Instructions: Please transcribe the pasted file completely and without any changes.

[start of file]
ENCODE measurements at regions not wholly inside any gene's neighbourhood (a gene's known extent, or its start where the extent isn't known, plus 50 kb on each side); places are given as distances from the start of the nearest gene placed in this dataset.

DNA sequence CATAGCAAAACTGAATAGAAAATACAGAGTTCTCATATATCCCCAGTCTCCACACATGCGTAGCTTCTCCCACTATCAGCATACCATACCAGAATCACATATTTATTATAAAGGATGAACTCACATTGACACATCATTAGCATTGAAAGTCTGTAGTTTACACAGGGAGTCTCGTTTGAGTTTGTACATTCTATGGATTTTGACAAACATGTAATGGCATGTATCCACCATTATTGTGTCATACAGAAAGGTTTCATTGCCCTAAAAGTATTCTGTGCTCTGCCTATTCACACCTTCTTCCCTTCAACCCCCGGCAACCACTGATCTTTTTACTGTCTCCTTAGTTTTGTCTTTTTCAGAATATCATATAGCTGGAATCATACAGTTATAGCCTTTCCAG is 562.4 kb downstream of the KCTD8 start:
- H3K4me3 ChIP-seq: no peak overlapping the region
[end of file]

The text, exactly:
ENCODE measurements at regions not wholly inside any gene's neighbourhood (a gene's known extent, or its start where the extent isn't known, plus 50 kb on each side); places are given as distances from the start of the nearest gene placed in this dataset.

DNA sequence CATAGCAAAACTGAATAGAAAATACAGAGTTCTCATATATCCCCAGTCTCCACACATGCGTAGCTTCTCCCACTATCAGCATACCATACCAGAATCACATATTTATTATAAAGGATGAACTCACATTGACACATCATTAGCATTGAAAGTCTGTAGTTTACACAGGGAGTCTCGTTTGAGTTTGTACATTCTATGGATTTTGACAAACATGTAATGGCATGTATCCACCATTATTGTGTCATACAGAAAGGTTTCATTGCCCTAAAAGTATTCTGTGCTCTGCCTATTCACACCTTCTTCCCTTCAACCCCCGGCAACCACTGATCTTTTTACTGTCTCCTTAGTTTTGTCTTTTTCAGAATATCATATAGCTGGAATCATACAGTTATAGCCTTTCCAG is 562.4 kb downstream of the KCTD8 start:
- H3K4me3 ChIP-seq: no peak overlapping the region